Glaucoma can affect newborns and children, despite being more frequent in adults. Infantile glaucoma develops during the first three years of life, whereas congenital glaucoma manifests at birth. Children may be affected by juvenile glaucoma, a different type of glaucoma. The signs and symptoms of glaucoma in infants and children are often different from those in adults.
Several cases of pediatric glaucoma have no specific identifiable cause and are considered primary glaucoma. The most common cause of childhood glaucoma is inadvertent use of steroidal eye drops for various allergic diseases of the eye. These eye drops can cause blinding glaucoma. Thus, it is vital to consult an eye specialist even for the slightest ailment of the eye as a child’s eyes are very sensitive. When glaucoma is caused by or associated with a specific condition or disease, it is called secondary glaucoma. Examples of conditions which can be associated with childhood glaucoma include Axenfeld-Rieger Syndrome, Aniridia, Sturge-Weber Syndrome, neurofibromatosis, chronic steroid use, trauma, or previous eye surgery such as childhood cataract removal. Not all patients with these conditions will develop glaucoma, but their incidence of glaucoma is much higher than average, and they should be monitored regularly.
Symptoms of Glaucoma in Children
The symptoms of glaucoma depend on the type and stage of the individual’s condition. Glaucoma can affect one eye or both.
The most common symptoms of congenital/infantile glaucoma are excessive watering of eyes, light sensitivity, and a large cloudy cornea which can cause the iris to appear dull. On the other hand, juvenile glaucoma tends to develop without any obvious symptoms, like adult glaucoma. Patients with juvenile glaucoma often tend to have a family history. On exam, the eye pressure will typically be elevated and there may be signs of optic nerve cupping. If the eye pressure increases rapidly, there may be pain and discomfort.
Some people may have non-specific symptoms like headache, watering eyes, or seeing a colored halo, which resemble other eye problems or medical conditions. Parents and caregivers should look for these symptoms and get an early consultation with an ophthalmologist.
Risk Factors and Prevention
There are ways to prevent vision loss and blindness from glaucoma. Here’s how:
The best way to protect one’s sight from glaucoma is to get regular comprehensive eye examinations. Many forms of glaucoma have no warning signs. If a child is at risk for glaucoma, it is critical to go for regular eye exams every year that include measuring intraocular pressure. This will help in early detection. It is equally important to take your glaucoma medications as prescribed by your doctor.
A healthy diet plays a role in staving off a host of chronic diseases, and glaucoma is no exception.
Eye injuries can lead to glaucoma. It is recommended to wear protective eyewear while participating in sports or as and when required.
Intense exercise that raises the heart rate can also raise the ocular pressure. But regular walking and exercising at a moderate pace can lower eye pressure and improve overall health.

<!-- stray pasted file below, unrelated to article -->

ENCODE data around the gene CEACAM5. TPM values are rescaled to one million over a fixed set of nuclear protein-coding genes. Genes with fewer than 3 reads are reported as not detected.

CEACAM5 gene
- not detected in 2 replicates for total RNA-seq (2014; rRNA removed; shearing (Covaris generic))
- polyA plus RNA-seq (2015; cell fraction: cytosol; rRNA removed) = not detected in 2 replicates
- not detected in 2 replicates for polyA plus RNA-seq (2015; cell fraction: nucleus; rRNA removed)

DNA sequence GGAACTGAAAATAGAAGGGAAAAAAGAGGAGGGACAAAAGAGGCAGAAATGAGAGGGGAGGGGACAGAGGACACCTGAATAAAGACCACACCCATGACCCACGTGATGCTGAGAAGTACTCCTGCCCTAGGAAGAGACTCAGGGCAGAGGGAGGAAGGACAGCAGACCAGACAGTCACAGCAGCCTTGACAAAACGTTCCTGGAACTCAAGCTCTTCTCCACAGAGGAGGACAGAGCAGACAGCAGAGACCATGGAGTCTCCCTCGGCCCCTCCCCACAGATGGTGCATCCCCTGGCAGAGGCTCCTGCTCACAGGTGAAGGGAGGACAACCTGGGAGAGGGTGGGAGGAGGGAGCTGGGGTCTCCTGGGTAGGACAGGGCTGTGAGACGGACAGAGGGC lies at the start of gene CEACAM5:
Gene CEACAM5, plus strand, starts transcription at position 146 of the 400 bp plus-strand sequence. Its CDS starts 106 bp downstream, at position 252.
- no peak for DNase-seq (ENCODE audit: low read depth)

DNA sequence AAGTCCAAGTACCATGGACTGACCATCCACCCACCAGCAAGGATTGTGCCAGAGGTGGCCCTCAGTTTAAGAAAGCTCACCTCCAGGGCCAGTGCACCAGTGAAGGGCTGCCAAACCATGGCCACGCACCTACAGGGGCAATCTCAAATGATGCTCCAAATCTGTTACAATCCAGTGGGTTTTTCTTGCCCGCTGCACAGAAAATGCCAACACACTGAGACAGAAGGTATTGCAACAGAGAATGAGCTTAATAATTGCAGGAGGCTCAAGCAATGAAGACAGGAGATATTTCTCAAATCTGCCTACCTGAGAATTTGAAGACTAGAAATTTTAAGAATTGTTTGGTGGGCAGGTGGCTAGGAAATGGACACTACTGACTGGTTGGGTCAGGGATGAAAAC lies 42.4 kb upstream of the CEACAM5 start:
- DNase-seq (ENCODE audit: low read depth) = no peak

If you have glaucoma or are at high risk of the disease, don’t place your head below your heart for long periods of time. Head-down positions can significantly raise the ocular pressure. It is also important to sleep in the right position. Avoid sleeping with your eye against the pillow or on your arm. <br>Treatments for Glaucoma
Glaucoma treatment options include medication, surgery, or both. For infants and young children, surgery is often the first treatment to avoid long-term vision issues. The goal of surgery is to repair the drainage issue so fluid drains normally from the eye. There are different types of surgical options available. The ophthalmologist decides the best surgery suitable for the patient based on several factors including the underlying nature of the disease. Various surgical options are available nowadays including trabeculotomy and goniotomy with the highest success rates. Other procedures are trabeculectomy, combined trabeculotomy, and trabeculectomy and glaucoma drainage devices to name a few. Earlier the surgery is performed, better is the outcome.
Cyclophotocoagulation is the last resort for a blind, painful eye that is unresponsive to other treatments. This type of surgery is performed in severe cases of childhood glaucoma.
Specific treatment for glaucoma will be determined by the ophthalmologist based on the child’s age, overall health, and medical history, the extent of the disease, tolerance for specific medications, procedures, or therapies, and other factors. Children diagnosed with pediatric glaucoma have a higher risk of developing other eye issues as they get older. Therefore, early diagnosis and treatment, combined with careful monitoring, are crucial for long-term eye health. The good news is that early detection can prevent severe damage and save eyesight. New advancements in glaucoma care continue to bring researchers closer to mitigating the disease.
(Inputs contributed by Dr. Suneeta Dubey, Head of Glaucoma Services, Dr. Shroff’s Charity Eye Hospital, and Dr. Vidya Chelerkar, Head of Glaucoma Department, PBMA’s HV Desai Eye Hospital Orbis Partner Hospitals)
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